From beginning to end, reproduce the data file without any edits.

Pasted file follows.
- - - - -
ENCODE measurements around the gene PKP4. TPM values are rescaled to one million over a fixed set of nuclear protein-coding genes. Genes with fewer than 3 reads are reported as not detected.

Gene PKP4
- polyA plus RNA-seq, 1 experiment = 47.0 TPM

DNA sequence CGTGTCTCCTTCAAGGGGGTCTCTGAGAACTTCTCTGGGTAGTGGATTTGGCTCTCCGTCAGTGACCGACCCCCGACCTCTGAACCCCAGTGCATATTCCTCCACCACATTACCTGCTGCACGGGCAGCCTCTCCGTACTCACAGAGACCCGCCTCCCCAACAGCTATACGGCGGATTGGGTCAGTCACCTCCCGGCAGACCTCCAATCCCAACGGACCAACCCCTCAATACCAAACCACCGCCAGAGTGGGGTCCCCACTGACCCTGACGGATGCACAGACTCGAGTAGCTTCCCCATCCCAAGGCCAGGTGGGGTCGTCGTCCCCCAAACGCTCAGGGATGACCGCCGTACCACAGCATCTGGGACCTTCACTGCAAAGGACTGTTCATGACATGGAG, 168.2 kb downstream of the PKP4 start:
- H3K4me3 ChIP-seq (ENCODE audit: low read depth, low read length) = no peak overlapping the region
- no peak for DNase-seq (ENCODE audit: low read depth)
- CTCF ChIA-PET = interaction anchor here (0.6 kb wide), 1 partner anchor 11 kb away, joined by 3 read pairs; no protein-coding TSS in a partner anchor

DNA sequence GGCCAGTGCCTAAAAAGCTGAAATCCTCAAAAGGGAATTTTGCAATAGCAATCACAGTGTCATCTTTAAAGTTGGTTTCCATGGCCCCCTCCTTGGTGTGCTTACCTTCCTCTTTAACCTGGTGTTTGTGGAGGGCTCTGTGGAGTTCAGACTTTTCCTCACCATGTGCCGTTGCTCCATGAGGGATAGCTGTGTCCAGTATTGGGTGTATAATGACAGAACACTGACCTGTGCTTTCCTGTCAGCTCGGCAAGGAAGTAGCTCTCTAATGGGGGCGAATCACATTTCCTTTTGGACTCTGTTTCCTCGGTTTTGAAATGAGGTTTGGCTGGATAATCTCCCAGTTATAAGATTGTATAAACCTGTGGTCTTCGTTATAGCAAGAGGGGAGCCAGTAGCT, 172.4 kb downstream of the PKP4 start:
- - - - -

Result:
ENCODE measurements around the gene PKP4. TPM values are rescaled to one million over a fixed set of nuclear protein-coding genes. Genes with fewer than 3 reads are reported as not detected.

Gene PKP4
- polyA plus RNA-seq, 1 experiment = 47.0 TPM

DNA sequence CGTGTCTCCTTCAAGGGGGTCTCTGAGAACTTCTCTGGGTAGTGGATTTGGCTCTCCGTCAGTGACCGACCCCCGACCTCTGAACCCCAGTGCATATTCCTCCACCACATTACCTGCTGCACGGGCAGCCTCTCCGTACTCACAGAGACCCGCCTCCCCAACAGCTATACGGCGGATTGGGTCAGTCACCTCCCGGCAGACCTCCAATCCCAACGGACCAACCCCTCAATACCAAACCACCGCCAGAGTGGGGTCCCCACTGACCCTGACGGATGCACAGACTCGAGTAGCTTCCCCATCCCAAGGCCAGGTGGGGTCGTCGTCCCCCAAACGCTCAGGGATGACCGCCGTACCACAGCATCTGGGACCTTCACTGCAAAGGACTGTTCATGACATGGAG, 168.2 kb downstream of the PKP4 start:
- H3K4me3 ChIP-seq (ENCODE audit: low read depth, low read length) = no peak overlapping the region
- no peak for DNase-seq (ENCODE audit: low read depth)
- CTCF ChIA-PET = interaction anchor here (0.6 kb wide), 1 partner anchor 11 kb away, joined by 3 read pairs; no protein-coding TSS in a partner anchor

DNA sequence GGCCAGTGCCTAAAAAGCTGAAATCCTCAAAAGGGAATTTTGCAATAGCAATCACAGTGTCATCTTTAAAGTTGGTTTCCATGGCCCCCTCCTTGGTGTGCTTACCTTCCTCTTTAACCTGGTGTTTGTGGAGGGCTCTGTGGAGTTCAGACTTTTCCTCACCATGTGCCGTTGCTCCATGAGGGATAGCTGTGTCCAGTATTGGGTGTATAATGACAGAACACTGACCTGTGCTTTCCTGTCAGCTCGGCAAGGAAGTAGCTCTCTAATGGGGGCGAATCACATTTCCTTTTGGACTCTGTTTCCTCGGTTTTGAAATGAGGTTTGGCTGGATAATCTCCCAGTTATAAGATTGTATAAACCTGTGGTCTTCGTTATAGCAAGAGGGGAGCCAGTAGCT, 172.4 kb downstream of the PKP4 start: